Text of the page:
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Tubers

Dahlia

If you plant them out before all risk of frost has passed then they may die, so plant the tubers in large pots filled with peat-free multi-purpose potting compost in March or early April. Keep them on a windowsill or in a frost-free greenhouse until late May, when it will be safe to plant them outside.

Starting off your dahlia tubers in pots will also encourage them to develop more quickly, so they’re likely to start flowering earlier. Before planting, soak tubers in a bucket of tepid water for an hour so they can fully rehydrate.

When planting, ensure that the joint where the roots meet the stem is facing upwards. Label your pots and grow on in a greenhouse or sunny windowsill. Keep the tubers well watered.

Pinch out the tips of the main shoot, down to the top pair of leaves. You also need to remove most of the shoots growing from the tuber, except for five. This encourages bushy plants, strong, vigorous growth and more flowers.

When all risk of frost has passed, harden off plants by placing them outside during the day and bringing them in at night. After a week they will be ready to plant out into their final growing positions.

Echinacea Butterfly

During a mild winter you can plant at almost any time, but a cold snap could kill the new, unsettled plants overnight. So you could pot them up when they arrive, then harden them off in spring before planting out. Growing bare-root plants in pots makes it easier to look after them, and allows them to develop a good rootball in the soft compost, without having to battle with weeds, pests and more established plants. Harden them off in spring before planting out, then enjoy beautiful flowers in spring and summer.

Flower production will decrease after three or four years. Dig the plant up, divide it into three using a sharp knife, replant one where the original plant was and plant the other two elsewhere. Water well. Divide them like this in October to ensure the roots will be kept moist by natural rainfall.

Dicentra spectabilis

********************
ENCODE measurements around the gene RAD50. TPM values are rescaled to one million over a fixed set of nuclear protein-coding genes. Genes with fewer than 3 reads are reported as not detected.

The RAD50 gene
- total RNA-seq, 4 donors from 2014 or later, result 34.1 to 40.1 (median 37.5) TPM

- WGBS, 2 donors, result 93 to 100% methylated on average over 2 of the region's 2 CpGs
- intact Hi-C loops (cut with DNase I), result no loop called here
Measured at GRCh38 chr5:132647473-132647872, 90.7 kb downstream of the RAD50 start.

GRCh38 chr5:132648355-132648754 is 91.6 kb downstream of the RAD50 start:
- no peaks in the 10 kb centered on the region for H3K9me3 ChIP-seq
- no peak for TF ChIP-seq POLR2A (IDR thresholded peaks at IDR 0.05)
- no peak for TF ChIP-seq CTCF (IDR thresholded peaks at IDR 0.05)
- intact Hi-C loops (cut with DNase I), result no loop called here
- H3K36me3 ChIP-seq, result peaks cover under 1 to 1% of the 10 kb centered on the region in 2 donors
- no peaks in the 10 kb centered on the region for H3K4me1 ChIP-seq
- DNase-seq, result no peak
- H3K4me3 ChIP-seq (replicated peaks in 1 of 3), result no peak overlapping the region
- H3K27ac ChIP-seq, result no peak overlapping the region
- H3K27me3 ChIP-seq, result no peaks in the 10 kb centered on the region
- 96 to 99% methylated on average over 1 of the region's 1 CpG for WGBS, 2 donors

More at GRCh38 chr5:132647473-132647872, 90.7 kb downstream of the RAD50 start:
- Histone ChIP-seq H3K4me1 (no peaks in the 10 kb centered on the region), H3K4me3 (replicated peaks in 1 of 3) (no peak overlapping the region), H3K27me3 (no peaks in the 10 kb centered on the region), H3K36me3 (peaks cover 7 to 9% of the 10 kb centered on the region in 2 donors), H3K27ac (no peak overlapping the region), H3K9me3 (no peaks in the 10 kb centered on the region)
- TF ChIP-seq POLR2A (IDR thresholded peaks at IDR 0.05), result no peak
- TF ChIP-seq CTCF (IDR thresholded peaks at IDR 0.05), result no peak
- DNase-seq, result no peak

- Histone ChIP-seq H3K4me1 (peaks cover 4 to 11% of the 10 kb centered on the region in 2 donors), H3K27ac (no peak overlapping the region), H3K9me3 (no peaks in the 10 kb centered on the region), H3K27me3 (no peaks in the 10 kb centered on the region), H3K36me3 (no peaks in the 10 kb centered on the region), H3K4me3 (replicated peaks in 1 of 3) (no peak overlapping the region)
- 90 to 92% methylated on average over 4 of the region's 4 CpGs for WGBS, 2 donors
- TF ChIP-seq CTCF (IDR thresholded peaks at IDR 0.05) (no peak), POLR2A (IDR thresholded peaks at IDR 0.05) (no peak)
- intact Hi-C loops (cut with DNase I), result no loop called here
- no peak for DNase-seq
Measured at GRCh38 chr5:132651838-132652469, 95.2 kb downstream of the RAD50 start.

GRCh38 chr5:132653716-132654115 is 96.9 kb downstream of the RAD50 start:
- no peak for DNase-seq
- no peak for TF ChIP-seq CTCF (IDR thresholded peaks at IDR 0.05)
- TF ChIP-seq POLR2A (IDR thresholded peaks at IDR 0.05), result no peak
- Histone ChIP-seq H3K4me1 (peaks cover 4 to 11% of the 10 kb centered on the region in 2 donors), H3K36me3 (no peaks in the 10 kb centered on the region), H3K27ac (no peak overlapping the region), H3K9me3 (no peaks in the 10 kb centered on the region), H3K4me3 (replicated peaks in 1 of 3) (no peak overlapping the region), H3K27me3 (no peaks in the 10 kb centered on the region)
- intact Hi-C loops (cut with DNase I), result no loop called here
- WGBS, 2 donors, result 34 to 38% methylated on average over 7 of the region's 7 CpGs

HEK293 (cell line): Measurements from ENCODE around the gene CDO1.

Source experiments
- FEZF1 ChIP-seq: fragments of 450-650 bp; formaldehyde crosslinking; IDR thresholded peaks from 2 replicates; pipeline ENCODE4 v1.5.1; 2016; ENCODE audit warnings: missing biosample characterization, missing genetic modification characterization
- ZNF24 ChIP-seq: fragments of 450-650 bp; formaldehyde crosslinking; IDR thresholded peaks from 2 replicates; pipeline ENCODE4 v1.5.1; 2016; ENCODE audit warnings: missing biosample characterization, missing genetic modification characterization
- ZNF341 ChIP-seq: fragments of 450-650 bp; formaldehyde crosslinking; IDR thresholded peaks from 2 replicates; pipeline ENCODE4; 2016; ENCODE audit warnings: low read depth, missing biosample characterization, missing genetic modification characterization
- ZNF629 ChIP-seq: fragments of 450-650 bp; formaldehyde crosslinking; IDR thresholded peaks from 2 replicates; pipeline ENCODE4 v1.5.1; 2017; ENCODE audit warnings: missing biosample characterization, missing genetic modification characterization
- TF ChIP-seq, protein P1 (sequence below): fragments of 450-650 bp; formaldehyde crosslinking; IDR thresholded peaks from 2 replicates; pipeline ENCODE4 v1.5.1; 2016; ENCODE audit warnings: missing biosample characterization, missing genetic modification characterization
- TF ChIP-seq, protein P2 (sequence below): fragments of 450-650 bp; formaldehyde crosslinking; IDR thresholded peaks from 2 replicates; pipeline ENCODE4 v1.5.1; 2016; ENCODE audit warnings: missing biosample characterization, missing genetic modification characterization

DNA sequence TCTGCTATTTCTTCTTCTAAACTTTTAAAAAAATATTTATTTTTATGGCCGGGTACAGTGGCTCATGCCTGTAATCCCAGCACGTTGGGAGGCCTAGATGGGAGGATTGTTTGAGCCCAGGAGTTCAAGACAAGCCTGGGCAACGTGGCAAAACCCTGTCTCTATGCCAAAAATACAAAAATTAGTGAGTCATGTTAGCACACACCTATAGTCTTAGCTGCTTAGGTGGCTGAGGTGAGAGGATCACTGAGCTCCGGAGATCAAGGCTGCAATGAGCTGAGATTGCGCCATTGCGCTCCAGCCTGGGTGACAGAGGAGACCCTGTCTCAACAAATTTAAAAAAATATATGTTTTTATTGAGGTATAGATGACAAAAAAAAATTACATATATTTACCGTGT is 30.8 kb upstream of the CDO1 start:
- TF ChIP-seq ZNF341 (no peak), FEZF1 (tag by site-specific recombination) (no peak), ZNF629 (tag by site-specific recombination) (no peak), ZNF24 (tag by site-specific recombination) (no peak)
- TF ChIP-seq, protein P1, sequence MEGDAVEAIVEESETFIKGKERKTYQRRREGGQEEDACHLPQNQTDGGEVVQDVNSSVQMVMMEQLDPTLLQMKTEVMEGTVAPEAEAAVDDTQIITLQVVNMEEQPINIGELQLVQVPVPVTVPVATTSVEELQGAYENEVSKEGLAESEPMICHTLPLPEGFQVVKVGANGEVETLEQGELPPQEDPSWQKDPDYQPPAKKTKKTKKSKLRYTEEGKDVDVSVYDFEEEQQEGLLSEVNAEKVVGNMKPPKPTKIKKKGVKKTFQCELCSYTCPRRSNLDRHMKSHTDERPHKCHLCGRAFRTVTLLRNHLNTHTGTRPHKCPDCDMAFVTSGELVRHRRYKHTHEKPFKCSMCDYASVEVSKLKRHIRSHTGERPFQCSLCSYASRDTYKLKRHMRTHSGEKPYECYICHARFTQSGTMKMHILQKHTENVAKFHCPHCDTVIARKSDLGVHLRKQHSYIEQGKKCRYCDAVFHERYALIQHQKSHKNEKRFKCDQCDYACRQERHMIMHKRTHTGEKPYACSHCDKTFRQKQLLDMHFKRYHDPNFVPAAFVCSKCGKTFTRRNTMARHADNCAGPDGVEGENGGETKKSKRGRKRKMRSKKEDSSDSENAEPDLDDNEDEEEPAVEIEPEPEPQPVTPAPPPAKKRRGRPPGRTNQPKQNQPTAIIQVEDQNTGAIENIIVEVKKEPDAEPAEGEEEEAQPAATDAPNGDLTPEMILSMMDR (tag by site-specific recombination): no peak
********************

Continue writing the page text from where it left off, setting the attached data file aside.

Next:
Bleeding heart grows best in a location with light shade. They do well in any average garden soil, though they prefer it to be slightly acidic. They cannot tolerate heavy clay or soggy soil, and they are susceptible to root and crown rots in these conditions.

Before planting bare root bleeding heart, soak them in water for an hour to rehydrate them, but do not let them soak any longer than four hours. In the meantime, loosen up the soil in the planting site at least a foot (0.5 m.) deep and wide. Dig a hole large enough to accommodate the bare root plant. This won’t need to be very deep. When you plant a bleeding heart with bare roots, the plant crown should stick slightly above the soil level and the roots should be spread out. The best way to accomplish this is to create a cone or mound of soil in the center of the hole you’ve dug. Place the bare root plant crown on the top of the mound so that its plant crown will stick out slightly above the soil. Then spread the roots so that they spread over and down the mound. Slowly refill the hole with soil, holding the bare root plant in place and lightly tamping down the soil as you refill it to prevent air bubbles. Give it some water and soon enough you should begin to notice new growth. That’s all there is to bare root planting of bleeding heart.

Sanguisorba Obtusa

During a mild winter you can plant at almost any time, but a cold snap could kill the new, unsettled plants overnight. So you could pot them up when they arrive, then harden them off in spring before planting out. Growing bare-root plants in pots makes it easier to look after them, and allows them to develop a good rootball in the soft compost, without having to battle with weeds, pests and more established plants. Harden them off in spring before planting out, then enjoy beautiful flowers in spring and summer.

Heliopsis Lorraine Sunshine

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